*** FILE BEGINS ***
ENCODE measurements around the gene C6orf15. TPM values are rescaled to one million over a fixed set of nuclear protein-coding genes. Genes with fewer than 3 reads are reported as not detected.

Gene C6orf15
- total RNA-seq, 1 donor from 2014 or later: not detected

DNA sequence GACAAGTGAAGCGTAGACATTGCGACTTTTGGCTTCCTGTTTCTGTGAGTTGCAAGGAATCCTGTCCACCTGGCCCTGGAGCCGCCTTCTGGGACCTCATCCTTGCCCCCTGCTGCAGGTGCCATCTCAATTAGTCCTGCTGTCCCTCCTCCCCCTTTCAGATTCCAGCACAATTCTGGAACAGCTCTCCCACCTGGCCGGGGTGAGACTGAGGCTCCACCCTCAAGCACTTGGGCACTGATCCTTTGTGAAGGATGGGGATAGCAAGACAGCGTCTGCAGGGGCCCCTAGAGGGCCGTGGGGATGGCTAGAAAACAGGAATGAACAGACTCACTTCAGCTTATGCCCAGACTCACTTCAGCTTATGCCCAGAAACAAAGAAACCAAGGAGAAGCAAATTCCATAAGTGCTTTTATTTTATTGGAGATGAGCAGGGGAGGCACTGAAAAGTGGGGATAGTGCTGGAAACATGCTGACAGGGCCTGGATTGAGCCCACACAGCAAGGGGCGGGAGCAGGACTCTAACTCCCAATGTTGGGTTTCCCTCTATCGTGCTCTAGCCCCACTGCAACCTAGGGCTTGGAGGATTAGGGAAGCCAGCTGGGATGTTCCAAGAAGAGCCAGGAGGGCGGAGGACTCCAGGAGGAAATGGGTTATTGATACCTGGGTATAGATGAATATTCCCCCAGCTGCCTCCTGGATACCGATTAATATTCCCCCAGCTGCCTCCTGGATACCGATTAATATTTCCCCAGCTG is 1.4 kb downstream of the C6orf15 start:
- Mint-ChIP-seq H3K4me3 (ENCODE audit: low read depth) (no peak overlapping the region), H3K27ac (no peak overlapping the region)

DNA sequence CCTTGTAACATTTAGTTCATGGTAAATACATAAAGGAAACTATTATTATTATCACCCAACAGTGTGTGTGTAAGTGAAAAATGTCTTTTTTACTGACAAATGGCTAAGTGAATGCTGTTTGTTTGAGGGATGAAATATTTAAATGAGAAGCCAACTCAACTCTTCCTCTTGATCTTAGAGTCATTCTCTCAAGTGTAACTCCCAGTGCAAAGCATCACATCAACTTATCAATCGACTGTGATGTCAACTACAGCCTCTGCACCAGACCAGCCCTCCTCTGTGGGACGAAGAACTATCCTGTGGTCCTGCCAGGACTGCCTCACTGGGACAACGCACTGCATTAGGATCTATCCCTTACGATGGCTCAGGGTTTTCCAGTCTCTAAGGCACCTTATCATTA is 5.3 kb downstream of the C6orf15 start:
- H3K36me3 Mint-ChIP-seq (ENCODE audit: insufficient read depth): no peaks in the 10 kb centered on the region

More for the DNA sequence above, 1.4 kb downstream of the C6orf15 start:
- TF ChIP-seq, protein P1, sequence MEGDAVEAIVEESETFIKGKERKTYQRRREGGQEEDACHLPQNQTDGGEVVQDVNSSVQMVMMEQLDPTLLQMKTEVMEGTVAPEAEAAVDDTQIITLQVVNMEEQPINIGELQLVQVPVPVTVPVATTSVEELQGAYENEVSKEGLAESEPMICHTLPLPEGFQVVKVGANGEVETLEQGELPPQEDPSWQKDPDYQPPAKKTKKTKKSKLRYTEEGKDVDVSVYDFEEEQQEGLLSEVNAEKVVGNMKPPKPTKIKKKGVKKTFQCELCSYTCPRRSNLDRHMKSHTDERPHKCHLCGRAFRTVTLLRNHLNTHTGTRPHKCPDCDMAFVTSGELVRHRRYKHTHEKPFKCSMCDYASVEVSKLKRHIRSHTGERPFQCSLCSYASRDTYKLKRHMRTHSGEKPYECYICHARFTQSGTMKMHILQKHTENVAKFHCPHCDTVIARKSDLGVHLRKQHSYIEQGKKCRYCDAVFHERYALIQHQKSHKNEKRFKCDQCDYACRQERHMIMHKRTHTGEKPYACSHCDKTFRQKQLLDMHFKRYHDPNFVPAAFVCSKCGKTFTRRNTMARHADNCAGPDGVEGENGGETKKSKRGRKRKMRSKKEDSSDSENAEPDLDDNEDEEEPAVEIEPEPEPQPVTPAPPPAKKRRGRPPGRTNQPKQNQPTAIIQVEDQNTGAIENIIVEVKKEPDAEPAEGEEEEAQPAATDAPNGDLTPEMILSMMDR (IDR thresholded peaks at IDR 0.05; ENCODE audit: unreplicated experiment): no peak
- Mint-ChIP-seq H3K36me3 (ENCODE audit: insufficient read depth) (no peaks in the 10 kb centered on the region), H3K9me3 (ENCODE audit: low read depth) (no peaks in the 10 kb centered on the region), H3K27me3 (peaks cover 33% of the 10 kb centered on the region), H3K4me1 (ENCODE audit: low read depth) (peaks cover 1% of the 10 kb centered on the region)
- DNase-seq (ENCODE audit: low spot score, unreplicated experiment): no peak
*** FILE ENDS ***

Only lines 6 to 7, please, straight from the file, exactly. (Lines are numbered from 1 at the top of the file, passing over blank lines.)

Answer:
DNA sequence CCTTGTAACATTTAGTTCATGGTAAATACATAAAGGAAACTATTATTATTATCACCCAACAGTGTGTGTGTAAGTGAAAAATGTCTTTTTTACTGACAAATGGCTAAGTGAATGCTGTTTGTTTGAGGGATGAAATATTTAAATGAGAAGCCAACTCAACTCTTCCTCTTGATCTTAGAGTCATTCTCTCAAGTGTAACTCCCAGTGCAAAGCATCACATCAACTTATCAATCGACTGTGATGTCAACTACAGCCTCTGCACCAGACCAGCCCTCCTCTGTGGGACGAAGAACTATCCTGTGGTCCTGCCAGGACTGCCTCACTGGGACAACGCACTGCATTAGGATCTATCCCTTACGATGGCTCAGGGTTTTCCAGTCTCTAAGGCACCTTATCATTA is 5.3 kb downstream of the C6orf15 start:
- H3K36me3 Mint-ChIP-seq (ENCODE audit: insufficient read depth): no peaks in the 10 kb centered on the region